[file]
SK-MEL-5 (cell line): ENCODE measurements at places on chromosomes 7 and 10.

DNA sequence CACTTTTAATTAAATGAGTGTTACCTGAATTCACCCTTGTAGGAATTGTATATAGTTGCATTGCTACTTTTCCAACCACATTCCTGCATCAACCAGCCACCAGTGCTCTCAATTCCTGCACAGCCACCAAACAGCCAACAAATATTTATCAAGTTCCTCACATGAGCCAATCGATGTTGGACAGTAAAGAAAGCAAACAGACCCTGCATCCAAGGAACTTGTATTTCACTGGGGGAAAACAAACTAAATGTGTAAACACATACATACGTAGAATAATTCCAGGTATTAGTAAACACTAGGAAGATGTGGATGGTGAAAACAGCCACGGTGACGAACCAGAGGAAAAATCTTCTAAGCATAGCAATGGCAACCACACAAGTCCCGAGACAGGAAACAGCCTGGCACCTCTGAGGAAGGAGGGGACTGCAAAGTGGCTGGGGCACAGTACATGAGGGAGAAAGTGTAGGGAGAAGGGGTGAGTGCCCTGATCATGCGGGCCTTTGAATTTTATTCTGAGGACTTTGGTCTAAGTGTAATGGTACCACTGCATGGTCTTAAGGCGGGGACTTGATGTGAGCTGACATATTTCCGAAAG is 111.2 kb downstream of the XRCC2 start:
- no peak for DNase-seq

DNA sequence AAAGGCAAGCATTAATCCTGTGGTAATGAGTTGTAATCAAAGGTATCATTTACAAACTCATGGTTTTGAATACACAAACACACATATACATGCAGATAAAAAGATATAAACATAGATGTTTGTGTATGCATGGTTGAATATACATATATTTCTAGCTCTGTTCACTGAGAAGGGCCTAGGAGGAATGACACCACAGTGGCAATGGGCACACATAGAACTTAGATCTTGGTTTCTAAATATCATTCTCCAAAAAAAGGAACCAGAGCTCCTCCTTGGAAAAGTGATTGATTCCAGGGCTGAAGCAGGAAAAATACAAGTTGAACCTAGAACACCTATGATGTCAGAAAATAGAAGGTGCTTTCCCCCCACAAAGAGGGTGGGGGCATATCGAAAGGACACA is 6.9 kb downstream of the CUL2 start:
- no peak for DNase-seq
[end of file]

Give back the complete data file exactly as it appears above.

SK-MEL-5 (cell line): ENCODE measurements at places on chromosomes 7 and 10.

DNA sequence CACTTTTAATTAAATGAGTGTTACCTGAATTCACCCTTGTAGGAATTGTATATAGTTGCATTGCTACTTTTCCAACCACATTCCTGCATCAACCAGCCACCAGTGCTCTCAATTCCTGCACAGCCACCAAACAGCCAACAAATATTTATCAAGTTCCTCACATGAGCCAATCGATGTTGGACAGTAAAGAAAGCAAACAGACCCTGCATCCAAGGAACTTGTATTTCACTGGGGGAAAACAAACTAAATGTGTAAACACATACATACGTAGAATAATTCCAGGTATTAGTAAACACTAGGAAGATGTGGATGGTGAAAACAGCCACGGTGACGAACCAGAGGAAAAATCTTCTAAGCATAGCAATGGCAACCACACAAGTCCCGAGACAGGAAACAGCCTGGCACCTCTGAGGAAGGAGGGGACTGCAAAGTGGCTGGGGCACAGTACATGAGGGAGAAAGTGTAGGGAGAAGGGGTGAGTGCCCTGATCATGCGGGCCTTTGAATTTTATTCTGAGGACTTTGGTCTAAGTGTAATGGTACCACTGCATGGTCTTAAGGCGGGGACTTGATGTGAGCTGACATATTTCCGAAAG is 111.2 kb downstream of the XRCC2 start:
- no peak for DNase-seq

DNA sequence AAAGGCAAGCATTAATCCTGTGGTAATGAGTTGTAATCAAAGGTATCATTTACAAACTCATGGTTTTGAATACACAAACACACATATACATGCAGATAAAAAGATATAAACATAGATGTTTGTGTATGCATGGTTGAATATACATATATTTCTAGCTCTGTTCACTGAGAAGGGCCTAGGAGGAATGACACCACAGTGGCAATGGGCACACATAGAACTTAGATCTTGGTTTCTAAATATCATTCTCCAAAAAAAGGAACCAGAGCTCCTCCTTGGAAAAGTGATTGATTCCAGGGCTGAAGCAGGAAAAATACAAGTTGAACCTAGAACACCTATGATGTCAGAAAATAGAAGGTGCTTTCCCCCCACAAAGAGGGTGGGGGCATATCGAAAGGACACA is 6.9 kb downstream of the CUL2 start:
- no peak for DNase-seq